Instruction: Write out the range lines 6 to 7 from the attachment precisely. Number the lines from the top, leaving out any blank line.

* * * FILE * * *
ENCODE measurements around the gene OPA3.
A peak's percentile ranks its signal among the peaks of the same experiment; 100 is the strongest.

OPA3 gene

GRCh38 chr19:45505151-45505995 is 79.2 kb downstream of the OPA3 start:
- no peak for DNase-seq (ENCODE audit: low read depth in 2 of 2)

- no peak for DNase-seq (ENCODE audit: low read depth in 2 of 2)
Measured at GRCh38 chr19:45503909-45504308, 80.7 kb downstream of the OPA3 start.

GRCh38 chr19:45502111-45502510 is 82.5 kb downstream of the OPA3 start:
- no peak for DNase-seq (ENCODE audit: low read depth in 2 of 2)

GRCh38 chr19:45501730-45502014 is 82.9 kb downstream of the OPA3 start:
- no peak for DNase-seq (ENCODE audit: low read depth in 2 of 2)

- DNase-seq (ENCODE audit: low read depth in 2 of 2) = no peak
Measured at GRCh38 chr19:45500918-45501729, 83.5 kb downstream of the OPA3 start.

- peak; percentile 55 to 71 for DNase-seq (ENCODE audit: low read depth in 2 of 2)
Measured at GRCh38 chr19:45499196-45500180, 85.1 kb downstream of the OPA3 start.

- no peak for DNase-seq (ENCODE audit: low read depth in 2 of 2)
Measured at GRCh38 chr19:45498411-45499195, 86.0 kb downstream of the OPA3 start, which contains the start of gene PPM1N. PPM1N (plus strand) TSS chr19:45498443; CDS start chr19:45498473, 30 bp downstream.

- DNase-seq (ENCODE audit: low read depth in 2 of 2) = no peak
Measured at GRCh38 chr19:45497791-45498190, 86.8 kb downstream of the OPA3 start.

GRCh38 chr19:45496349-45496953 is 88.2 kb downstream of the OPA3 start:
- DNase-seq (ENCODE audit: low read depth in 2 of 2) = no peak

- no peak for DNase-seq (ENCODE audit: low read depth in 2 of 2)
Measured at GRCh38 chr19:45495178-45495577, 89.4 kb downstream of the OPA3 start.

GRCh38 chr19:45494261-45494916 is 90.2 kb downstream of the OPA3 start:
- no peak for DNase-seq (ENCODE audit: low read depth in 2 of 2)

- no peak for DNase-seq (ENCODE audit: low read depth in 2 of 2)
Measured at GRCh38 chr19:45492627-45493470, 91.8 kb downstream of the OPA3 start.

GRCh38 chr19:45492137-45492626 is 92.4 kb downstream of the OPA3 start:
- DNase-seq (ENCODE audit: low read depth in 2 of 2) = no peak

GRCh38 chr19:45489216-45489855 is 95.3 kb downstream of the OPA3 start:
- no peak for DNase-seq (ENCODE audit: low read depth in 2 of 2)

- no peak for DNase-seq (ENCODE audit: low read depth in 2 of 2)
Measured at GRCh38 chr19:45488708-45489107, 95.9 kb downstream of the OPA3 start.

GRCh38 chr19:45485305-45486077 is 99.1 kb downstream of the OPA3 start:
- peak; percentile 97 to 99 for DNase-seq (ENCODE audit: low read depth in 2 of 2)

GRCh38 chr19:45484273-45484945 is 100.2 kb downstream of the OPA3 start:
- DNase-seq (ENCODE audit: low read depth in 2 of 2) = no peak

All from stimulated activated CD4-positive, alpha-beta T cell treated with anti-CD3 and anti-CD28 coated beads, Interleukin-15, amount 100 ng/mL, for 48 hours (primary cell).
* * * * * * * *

- no peak for DNase-seq (ENCODE audit: low read depth in 2 of 2)
Measured at GRCh38 chr19:45503909-45504308, 80.7 kb downstream of the OPA3 start.